Has the UPC Outlived its Usefulness?  

By George Anderson

The vast majority of retailers and consumer brand companies will be ready to move on from the universal product code (UPC) in the near future, according to a research study from GS1 US.

Eighty-two percent of retailers and 92 percent of brands support transitioning from UPC to 2D barcodes, digital watermarks or radio frequency identification (RFID) in the next one to five years. The research found that, even though nearly 69 percent of retailers are currently using laser scanners that cannot read a 2D barcode, 84 percent are currently evaluating or planning to move to more advanced optical point-of-sale (POS) scanning tech that can.

Sixty percent of tier 1 retailers (annual sales $1 billion+) are planning on upgrading their POS infrastructure in the next 18 to 24 months. Retailers cite omnichannel initiatives and mobile POS requirements as the key factors driving these actions.

“The U.P.C. has served the industry well for more than 45 years. However, consumer and retailer demands for expanded product information require us to evolve our capabilities to support the emerging needs of modern commerce,” John Phillips, senior vice president, customer supply chain and go-to-market, PepsiCo, said in a statement. “Leveraging data-rich carriers will unlock a host of significant benefits for the consumer products industry and ultimately our multichannel customers, including enabling better consumer engagement opportunities.”

“Today’s U.P.C. does not carry the additional information required to support future supply chain and customer needs,” said Dave Bornmann, senior vice president grocery and fresh, Publix Super Markets. “Before adopting a new data carrier, further considerations will be necessary to evaluate the return on investment from upgrading scanning equipment, enhancing supporting systems and the additional labor needed to collect and verify data.”

“This is complex, important work that the industry is undertaking. The magnitude of not only systems improvements but also change management requirements cannot be overstated,” said Mark Baum, chief collaboration officer, The Food Industry Association (FMI). “However, given the fundamental shifts in consumer behaviors and attitudes, we must work together to align the industry’s capabilities with what is needed to succeed in a rapidly changing marketplace.”

Discussion Questions:

How likely is UPC to be largely replaced by an alternative at retail within the next five years? What is the most likely replacement and what advances will it bring?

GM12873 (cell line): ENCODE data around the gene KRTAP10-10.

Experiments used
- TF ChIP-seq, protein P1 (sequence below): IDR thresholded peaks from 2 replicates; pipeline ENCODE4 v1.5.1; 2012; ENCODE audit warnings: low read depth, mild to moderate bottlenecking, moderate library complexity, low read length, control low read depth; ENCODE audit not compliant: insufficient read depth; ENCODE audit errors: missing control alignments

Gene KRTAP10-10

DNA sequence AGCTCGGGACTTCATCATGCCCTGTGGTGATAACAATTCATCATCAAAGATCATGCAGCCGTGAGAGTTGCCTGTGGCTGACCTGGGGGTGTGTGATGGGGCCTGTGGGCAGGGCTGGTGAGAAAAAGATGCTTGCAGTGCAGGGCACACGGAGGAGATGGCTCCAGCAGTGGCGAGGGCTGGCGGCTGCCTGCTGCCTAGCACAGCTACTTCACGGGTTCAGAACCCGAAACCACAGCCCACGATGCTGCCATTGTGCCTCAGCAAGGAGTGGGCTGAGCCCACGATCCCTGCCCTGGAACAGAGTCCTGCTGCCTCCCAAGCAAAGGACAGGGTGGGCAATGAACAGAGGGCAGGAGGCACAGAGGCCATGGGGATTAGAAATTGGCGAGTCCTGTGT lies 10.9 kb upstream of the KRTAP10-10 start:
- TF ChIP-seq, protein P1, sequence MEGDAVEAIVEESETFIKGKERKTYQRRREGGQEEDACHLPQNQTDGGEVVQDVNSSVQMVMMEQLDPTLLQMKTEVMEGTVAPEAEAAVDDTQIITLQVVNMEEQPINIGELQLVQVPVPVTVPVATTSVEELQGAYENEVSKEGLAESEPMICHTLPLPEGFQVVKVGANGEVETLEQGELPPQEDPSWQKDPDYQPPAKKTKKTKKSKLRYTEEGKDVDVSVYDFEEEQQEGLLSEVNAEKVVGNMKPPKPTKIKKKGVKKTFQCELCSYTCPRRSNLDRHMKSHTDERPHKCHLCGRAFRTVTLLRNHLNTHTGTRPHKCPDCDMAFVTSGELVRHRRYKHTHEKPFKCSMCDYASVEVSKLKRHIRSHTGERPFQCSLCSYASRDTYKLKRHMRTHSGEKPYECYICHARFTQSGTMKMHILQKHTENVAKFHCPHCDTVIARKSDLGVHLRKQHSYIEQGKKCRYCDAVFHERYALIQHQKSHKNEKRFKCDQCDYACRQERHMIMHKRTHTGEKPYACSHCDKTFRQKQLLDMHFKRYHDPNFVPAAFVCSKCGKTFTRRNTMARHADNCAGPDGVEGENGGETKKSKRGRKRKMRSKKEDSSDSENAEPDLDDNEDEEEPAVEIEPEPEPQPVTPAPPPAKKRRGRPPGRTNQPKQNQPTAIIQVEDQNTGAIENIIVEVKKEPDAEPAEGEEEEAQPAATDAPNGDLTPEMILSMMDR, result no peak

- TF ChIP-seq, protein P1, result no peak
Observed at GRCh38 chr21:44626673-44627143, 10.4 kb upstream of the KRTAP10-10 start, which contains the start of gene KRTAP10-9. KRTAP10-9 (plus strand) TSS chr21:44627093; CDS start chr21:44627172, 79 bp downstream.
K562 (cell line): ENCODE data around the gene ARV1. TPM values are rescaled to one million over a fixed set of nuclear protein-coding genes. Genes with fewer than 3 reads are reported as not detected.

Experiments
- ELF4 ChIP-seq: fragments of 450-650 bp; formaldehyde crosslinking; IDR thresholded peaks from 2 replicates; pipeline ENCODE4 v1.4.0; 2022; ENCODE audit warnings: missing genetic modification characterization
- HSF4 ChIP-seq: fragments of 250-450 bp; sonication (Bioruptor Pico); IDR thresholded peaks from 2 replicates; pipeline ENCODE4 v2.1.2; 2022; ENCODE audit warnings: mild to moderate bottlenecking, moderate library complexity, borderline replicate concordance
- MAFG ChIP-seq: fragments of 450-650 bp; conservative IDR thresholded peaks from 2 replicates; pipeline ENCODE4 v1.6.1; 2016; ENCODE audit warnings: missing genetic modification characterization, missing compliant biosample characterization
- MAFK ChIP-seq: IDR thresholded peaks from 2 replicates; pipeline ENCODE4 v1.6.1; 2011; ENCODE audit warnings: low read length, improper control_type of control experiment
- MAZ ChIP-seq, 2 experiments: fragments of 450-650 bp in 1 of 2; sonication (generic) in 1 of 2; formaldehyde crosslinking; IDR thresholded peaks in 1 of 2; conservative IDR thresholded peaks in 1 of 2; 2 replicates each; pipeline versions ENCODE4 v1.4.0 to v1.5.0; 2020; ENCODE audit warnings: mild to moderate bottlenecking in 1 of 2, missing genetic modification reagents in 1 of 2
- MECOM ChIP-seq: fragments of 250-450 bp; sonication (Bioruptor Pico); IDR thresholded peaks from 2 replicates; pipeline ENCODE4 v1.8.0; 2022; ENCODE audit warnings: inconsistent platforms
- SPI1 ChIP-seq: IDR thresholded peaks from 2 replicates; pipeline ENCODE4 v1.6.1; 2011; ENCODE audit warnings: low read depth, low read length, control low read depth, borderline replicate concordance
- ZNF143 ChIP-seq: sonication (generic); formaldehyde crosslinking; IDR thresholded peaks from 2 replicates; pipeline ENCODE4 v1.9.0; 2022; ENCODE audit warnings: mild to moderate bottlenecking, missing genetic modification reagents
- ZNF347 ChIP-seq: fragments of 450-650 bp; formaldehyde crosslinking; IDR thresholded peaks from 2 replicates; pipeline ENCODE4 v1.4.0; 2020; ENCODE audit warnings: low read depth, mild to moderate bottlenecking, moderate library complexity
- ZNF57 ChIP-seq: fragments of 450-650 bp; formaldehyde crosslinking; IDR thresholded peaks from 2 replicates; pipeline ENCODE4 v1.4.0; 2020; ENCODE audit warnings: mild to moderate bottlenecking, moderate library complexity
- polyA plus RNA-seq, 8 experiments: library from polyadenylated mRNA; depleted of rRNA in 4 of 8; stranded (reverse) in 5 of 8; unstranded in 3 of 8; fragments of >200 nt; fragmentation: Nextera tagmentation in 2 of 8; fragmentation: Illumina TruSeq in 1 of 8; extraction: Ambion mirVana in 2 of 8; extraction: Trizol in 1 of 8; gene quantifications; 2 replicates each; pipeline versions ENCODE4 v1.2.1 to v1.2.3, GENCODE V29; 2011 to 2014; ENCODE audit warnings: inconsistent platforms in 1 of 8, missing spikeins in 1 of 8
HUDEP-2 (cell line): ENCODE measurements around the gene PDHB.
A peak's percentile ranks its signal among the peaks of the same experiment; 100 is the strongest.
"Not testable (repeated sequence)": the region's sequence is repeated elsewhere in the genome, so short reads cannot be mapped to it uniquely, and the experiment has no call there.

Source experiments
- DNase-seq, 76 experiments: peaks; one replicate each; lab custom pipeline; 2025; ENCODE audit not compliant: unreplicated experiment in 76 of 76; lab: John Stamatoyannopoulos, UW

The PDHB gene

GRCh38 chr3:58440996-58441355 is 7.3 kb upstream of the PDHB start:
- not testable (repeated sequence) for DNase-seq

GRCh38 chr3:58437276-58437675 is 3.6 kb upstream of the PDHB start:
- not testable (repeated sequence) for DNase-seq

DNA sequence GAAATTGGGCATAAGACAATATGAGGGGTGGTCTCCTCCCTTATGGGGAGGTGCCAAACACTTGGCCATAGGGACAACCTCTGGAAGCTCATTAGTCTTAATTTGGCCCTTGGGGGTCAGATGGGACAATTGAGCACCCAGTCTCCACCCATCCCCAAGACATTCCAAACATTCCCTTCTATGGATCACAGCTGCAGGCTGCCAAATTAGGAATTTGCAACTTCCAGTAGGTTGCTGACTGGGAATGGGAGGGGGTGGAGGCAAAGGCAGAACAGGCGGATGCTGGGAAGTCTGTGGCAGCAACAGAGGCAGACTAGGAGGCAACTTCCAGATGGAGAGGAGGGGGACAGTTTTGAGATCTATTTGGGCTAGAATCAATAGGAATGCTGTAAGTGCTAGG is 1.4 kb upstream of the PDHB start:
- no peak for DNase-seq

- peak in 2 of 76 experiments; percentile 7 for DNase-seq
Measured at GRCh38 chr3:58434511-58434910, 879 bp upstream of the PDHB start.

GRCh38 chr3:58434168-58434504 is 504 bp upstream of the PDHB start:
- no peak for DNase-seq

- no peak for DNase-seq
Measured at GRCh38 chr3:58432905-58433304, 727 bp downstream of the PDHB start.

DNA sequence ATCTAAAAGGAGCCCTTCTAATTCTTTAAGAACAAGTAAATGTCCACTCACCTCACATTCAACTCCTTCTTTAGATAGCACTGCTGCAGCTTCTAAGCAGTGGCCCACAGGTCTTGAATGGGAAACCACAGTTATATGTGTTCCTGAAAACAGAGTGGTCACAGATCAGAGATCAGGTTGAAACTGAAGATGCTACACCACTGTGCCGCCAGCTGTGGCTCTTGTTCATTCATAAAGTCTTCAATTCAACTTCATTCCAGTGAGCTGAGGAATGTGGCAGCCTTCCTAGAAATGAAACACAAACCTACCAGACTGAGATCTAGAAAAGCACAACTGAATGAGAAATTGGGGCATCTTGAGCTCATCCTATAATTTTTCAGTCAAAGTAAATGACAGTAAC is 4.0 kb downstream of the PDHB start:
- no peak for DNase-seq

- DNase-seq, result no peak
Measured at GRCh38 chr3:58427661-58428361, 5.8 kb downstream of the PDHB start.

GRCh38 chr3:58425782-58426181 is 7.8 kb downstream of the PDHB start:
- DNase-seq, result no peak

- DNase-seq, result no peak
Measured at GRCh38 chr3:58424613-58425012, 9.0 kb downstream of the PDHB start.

Comments from the RetailWire BrainTrust:

I have personally experienced an unexplainable reluctance on the part of retailers to adopt and deploy item-level RFID technology. RFID technology, not new by any means, is the only current-day technology that is critical to omnichannel retailing. It’s very speedy in inventory and cycle counting, and more accurate than any other counting methods. Until there is a mass movement on the part of those reluctant retailers to embrace item-level RFID, the barcode will stay around. It should have happened five years ago and it didn’t. Maybe it will take another five years. Wake up retailers!
Bob Amster, Principal, Retail Technology Group

The challenge is where to go from here. There are international companies, worldwide standards (coordinated by GS1), and “mom and pop” manufacturers that are slow to adopt, and there’s the cost of all the equipment changes required along the supply chain all the way to the POS. Changing from a printed bar code to a printed 2D code isn’t worth the effort. RFID has had its fits and starts for decades.

Bottom line, I don’t see any massive changes for years to come.
Ralph Jacobson, Global Retail & CPG Sales Strategist, IBM

There are just too many retailers entrenched with current barcode technology to be willing to undertake the massive effort required to migrate to something that is, at the end of the day, an incremental improvement. I suspect that we will need something more revolutionary rather than evolutionary — as the barcode was originally — to entice retailers in large enough numbers to migrate. We may be waiting more than five years!
Ricardo Belmar, Sr Director, Retail Transformation Specialist, Infovista

It’s hard for me to believe that any new attempt at a standardized automated ID schema, whether it’s 2D barcodes, digital watermarks or RFID, won’t be leapfrogged by more accurate technology that will scan and track purchases at the shelf. I understand this may be a bit harder in eaches and random weight areas, but Amazon is proving this is more than just possible, it’s probable.
Ron Margulis, Managing Director, RAM Communications

Read the entire story and RetailWire discussion at http://bit.ly/2wR3D5s

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                                                                         Mid-March 2020
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